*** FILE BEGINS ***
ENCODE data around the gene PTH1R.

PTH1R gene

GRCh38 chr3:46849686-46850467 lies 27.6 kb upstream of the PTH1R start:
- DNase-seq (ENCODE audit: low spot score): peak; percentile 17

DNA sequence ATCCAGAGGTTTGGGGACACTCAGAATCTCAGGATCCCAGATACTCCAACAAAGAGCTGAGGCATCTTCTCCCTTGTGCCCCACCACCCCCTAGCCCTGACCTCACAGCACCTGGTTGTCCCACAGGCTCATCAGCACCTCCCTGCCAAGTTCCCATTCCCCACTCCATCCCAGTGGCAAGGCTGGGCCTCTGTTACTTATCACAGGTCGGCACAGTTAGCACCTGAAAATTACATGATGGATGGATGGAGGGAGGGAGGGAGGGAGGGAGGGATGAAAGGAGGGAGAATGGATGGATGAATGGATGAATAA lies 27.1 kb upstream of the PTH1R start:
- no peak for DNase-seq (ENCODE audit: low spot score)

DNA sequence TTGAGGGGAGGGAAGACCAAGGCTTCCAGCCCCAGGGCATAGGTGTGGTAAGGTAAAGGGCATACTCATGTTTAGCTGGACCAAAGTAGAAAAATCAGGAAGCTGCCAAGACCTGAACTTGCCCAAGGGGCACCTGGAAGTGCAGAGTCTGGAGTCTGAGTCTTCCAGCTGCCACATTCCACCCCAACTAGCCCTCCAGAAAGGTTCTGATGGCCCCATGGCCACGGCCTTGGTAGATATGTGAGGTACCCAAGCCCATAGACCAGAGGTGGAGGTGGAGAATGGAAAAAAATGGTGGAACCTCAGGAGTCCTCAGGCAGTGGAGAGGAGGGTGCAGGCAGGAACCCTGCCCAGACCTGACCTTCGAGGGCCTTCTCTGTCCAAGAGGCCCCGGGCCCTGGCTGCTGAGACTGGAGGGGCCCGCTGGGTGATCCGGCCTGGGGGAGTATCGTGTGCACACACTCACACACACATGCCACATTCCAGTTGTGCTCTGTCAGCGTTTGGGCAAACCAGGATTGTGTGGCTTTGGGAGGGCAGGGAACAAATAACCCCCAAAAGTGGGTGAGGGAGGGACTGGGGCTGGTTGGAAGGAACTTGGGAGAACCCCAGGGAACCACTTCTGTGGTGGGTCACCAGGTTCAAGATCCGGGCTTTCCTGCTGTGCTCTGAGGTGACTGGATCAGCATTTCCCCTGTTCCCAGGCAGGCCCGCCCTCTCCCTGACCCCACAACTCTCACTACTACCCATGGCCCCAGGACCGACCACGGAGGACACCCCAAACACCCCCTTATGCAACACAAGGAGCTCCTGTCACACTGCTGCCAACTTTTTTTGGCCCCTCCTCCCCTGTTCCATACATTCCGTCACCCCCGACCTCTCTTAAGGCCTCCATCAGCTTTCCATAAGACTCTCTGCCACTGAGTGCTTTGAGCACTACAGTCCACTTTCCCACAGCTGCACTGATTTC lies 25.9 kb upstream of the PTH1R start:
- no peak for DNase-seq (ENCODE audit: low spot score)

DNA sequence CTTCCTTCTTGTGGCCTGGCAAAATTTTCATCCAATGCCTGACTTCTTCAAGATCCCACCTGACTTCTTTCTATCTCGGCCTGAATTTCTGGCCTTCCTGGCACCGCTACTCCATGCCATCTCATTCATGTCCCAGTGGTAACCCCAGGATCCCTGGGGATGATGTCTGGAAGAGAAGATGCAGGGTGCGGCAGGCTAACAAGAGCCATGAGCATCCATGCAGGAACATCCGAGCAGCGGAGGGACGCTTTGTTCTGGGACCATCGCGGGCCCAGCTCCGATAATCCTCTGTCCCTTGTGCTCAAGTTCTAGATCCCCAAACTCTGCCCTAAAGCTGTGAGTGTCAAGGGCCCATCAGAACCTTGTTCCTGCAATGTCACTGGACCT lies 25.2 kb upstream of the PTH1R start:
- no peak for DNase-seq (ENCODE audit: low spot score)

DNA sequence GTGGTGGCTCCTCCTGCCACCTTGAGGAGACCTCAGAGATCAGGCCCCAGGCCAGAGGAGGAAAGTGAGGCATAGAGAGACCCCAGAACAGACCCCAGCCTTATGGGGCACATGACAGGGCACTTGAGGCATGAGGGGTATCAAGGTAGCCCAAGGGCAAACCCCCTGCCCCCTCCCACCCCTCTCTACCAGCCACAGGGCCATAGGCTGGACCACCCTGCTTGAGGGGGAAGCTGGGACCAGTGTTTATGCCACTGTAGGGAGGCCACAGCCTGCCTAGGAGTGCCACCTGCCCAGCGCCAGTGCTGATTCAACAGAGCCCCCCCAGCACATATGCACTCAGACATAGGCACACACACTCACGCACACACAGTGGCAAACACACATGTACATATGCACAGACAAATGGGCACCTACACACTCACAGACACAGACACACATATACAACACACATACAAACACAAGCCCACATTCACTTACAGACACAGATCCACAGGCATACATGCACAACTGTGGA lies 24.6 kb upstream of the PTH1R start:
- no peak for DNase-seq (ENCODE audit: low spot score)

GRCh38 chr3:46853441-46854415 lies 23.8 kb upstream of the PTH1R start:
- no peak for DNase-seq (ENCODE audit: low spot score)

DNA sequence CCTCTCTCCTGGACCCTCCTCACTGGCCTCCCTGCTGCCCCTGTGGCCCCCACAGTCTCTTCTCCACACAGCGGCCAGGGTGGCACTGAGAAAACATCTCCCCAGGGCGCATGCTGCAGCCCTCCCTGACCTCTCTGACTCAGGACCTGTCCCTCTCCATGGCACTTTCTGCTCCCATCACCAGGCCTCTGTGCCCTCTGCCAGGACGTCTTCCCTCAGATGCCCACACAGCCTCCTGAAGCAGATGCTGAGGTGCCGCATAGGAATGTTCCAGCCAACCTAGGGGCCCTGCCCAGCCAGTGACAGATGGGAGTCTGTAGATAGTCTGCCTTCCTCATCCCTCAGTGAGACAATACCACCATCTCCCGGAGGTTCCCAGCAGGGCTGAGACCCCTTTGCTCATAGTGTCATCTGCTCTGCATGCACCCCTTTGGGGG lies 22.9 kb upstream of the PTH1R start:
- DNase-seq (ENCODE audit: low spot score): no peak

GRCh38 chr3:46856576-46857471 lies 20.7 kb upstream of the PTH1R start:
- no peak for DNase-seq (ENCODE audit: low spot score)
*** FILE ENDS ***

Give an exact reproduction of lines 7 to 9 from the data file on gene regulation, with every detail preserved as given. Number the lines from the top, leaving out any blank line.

DNA sequence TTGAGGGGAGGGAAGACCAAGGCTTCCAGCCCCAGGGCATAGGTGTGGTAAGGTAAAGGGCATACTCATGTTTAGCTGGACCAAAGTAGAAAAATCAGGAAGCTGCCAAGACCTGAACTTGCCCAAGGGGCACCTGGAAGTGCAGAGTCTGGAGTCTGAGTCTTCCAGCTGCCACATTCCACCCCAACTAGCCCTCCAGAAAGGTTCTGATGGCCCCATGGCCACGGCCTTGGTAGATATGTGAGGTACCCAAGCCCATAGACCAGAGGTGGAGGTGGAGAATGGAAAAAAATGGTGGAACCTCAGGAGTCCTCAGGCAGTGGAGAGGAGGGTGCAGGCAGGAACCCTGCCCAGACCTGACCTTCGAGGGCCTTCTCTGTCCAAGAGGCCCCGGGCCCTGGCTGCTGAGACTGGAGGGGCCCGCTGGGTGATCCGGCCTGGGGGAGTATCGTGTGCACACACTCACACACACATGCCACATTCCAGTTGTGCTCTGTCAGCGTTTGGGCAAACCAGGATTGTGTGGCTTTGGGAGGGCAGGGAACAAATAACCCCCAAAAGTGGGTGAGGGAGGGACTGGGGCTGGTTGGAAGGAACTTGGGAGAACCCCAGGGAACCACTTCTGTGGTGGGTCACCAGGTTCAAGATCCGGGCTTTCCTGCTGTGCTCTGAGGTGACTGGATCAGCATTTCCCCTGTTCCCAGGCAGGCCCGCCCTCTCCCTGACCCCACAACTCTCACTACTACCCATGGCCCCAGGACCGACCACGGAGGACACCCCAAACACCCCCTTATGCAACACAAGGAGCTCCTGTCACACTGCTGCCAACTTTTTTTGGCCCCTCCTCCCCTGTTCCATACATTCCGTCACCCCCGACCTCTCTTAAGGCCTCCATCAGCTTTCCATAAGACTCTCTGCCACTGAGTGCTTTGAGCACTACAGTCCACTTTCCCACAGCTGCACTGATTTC lies 25.9 kb upstream of the PTH1R start:
- no peak for DNase-seq (ENCODE audit: low spot score)

DNA sequence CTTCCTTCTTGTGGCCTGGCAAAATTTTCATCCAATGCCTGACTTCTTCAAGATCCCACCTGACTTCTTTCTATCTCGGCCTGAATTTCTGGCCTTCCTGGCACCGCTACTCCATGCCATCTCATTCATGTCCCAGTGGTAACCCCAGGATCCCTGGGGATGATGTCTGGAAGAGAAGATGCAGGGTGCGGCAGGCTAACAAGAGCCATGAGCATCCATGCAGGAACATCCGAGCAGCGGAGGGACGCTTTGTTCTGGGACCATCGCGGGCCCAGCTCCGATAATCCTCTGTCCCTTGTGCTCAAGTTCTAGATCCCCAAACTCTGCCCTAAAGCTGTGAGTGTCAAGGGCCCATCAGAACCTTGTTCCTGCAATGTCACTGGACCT lies 25.2 kb upstream of the PTH1R start: